The Republic of Namibia, the Southern African nation, is all set to embrace the digital age. Under the Harambee Prosperity Plan II (HPP II), the Atlantic ocean-side country that shares land borders with Zambia, Angola, Botswana and South Africa plans to build a more resilient economy to the benefit of its citizens. ‘Harambee’ is a word in the local Kiswahili dialect that means “pull together in the same direction.”
HPP II calls for unity and encourages Namibians to work towards a common purpose. Pillar 4 of the HPP II encompasses Infrastructure Development as a catalyst for economic growth, social progression and a contributor to global competitiveness and investment attraction.
The Communications Regulatory Authority of Namibia (CRAN) is fully prepared and committed to play its part in making the HPP II activities a priority. Established under the Communications Act (No. 8 of 2009), CRAN is an independent regulator that regulates, supervises, and promotes telecommunication services and networks, broadcasting, postal services, and the use and allocation of radio spectrum Namibia.
Pillar-4 of the HPP II aligns well with CRAN’s Goal-4 that specifies Expanding Coverage for ICT through 3 Activities:
- Implement an ‘Open Access Network’ infrastructure sharing regime in a bid to champion Universal Broadband Access by 2025.
- Facilitate a safe and robust ICT ecosystem.
- Attain 95% Digital Television broadcasting network to all Namibian households by 2025.
Infrastructure Sharing Regulatory Framework Goal 4 highlights the implementation of the Infrastructure Sharing regulations as a priority. Section 50 of the Communications Act (No 8 of 2009) imposes an obligation on dominant licensees to share infrastructure with other licensees or carriers.
Infrastructure sharing has several advantages to the communications market, such as:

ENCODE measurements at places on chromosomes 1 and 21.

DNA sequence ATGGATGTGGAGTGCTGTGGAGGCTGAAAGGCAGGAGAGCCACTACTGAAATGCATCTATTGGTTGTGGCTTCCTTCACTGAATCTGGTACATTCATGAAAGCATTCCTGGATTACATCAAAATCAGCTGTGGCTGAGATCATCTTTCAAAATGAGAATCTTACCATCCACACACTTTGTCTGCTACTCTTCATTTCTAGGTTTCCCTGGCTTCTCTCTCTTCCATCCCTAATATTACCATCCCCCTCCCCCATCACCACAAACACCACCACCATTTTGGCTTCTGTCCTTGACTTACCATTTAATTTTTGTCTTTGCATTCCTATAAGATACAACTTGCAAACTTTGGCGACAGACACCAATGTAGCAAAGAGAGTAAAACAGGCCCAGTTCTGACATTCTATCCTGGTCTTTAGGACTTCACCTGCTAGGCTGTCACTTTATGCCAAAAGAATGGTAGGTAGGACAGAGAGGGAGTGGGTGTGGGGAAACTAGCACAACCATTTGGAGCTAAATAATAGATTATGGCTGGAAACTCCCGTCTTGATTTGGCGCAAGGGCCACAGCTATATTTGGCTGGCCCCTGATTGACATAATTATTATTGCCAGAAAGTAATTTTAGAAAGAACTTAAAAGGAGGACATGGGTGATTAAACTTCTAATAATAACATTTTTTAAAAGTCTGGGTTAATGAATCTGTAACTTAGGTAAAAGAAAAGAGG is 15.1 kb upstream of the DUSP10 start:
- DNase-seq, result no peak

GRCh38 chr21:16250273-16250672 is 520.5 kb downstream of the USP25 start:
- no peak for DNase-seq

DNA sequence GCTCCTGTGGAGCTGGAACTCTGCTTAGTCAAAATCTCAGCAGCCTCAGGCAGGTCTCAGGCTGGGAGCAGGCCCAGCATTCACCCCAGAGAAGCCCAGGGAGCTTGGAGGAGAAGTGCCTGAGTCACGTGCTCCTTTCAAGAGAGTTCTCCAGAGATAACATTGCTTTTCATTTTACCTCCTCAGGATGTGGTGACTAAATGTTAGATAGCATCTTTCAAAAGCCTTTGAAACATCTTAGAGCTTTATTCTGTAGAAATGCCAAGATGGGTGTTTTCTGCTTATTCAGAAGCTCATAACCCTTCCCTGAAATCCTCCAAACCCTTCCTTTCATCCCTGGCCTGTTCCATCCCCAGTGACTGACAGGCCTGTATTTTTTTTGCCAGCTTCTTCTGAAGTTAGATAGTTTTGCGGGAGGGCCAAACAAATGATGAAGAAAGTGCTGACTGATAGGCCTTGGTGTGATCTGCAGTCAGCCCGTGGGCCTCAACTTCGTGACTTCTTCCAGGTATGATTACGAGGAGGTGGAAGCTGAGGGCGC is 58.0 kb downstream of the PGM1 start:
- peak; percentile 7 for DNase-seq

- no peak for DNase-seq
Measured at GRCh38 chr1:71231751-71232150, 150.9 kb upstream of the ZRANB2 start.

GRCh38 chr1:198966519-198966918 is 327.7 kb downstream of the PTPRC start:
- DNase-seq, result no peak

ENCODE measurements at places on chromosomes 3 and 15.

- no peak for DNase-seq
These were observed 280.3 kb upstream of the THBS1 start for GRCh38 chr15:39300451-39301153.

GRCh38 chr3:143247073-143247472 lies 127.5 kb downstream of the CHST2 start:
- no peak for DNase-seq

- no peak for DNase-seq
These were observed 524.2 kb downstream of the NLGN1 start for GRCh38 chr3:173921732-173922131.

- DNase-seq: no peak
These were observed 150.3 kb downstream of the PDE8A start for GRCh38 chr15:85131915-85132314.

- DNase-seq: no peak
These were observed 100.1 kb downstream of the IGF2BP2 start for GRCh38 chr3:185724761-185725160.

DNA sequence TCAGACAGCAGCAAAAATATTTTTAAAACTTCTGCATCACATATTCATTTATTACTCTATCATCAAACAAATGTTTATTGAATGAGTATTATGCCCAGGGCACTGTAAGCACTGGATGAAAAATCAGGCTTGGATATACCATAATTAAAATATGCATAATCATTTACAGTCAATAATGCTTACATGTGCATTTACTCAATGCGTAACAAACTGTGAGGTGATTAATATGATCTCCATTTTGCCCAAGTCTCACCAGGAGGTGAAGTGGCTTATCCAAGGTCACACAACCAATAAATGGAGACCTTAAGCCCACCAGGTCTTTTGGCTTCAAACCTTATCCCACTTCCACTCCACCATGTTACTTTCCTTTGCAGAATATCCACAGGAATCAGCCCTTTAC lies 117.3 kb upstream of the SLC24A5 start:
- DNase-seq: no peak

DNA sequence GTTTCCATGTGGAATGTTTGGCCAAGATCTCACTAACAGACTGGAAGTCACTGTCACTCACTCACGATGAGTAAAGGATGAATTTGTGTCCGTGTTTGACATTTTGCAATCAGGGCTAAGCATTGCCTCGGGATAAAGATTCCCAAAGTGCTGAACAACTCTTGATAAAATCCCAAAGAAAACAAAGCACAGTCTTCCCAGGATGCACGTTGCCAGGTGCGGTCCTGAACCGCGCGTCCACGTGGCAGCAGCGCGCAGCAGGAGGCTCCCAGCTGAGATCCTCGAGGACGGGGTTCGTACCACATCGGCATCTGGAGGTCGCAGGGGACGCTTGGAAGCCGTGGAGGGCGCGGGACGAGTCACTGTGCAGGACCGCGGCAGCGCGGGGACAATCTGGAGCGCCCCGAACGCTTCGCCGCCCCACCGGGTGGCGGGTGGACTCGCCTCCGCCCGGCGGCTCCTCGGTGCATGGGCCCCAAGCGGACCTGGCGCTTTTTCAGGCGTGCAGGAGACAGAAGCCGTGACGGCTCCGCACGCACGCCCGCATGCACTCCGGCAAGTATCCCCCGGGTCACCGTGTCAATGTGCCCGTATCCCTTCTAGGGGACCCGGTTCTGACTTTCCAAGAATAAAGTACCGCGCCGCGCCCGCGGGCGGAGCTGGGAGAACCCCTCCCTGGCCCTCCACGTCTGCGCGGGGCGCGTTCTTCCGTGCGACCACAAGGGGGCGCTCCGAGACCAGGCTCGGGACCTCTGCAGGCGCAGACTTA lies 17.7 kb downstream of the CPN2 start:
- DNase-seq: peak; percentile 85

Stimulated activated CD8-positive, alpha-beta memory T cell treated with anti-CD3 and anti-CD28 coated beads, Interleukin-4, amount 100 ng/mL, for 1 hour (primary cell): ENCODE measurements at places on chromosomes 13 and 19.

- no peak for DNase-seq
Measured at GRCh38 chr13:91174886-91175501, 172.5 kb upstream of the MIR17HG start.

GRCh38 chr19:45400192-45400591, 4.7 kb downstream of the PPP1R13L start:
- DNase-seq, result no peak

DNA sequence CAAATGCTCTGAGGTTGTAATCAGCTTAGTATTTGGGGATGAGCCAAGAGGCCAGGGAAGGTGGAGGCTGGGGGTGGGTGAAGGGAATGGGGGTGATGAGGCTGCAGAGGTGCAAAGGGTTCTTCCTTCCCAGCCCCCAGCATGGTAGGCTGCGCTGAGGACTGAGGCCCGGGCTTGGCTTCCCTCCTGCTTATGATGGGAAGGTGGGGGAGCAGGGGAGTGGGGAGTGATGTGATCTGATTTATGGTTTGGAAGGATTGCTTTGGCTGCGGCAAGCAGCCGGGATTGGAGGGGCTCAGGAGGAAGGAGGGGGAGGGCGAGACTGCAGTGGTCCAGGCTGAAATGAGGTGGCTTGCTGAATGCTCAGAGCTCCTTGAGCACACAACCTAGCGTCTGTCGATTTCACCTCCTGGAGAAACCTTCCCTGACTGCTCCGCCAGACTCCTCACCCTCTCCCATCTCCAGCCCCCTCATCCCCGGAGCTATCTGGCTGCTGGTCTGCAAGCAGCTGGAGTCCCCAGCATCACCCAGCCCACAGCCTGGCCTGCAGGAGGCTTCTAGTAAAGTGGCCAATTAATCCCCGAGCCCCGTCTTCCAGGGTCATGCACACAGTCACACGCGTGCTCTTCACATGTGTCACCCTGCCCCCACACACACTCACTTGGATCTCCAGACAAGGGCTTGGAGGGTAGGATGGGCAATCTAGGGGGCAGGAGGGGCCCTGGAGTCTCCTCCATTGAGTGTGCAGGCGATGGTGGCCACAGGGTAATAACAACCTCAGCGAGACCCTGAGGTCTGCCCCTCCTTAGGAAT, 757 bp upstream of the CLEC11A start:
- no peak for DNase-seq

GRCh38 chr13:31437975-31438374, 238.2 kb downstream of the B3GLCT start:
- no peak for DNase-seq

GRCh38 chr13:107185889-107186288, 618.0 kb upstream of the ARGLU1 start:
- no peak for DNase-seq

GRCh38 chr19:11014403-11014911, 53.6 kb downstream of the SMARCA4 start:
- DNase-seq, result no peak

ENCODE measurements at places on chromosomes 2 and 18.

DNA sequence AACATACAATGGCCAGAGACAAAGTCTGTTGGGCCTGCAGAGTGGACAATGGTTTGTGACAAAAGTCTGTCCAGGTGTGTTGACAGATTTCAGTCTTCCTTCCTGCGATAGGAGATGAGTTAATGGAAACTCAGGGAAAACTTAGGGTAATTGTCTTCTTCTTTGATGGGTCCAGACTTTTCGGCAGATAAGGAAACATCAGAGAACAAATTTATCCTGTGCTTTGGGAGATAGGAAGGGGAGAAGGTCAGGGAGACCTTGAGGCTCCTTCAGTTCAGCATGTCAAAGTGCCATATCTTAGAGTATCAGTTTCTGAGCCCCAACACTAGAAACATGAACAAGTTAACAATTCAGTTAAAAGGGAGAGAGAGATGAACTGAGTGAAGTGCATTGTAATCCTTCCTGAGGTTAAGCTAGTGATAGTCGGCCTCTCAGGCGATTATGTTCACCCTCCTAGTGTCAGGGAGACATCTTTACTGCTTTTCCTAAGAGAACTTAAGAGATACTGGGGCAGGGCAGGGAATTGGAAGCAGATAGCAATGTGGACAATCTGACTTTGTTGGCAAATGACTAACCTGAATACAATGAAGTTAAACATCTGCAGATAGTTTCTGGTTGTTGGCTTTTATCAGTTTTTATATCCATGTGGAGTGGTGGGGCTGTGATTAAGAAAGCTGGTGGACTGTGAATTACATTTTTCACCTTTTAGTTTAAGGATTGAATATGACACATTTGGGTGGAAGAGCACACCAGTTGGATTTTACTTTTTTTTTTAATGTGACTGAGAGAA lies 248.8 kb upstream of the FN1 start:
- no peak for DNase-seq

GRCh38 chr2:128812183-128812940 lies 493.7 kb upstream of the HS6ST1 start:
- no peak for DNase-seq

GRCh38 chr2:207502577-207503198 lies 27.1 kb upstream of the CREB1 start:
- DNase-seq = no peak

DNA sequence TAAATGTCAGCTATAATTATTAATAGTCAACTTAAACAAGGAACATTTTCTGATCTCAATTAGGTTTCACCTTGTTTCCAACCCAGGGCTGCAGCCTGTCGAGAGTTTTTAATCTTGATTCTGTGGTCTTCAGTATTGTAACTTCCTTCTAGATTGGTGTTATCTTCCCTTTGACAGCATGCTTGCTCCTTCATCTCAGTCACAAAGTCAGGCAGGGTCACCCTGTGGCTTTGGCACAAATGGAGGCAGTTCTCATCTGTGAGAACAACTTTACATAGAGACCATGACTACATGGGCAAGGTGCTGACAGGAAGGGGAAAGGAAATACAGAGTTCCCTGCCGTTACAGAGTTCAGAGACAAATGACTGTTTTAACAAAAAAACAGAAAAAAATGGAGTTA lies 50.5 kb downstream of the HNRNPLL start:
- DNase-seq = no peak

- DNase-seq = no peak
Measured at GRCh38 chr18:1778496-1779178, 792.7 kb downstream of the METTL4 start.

- The reduction in investment requirements for infrastructure investments;
- The promotion of competition;
- The release of capital for strategic investments and new services;
- Increase in services and products available to consumers; and
- The decrease in the barriers to market entry for new players.
CRAN’s Infrastructure Sharing Regulations, introduced in October 2016, satisfies this obligation by creating a regulatory framework for dominant licensees’ non-discriminatory and non-exclusive sharing of passive and active telecommunications infrastructure.
The Authority plays a vital enabling role in many other pillars and goals in the HPP II. It is especially so when it comes to implementing e-Services like e-Governance, e-Learning, e-Health and e-Commerce. From an infrastructural perspective, CRAN has observed critical additional ICT challenges in the low ICT literacy and understanding of the relevance of ICT and high import taxes on ICT equipment. Issues that many may believe to be outside the realm of CRAN’s Mandate but of significance. There is much to be addressed.
For Detailed Report, Visit: Communications regulator’s role under Harambee to ensure a safe, stable ICT sector open to all
[Issued by Emilia Nghikembua, Chief Executive of the Communications Regulatory Authority of Namibia (CRAN)]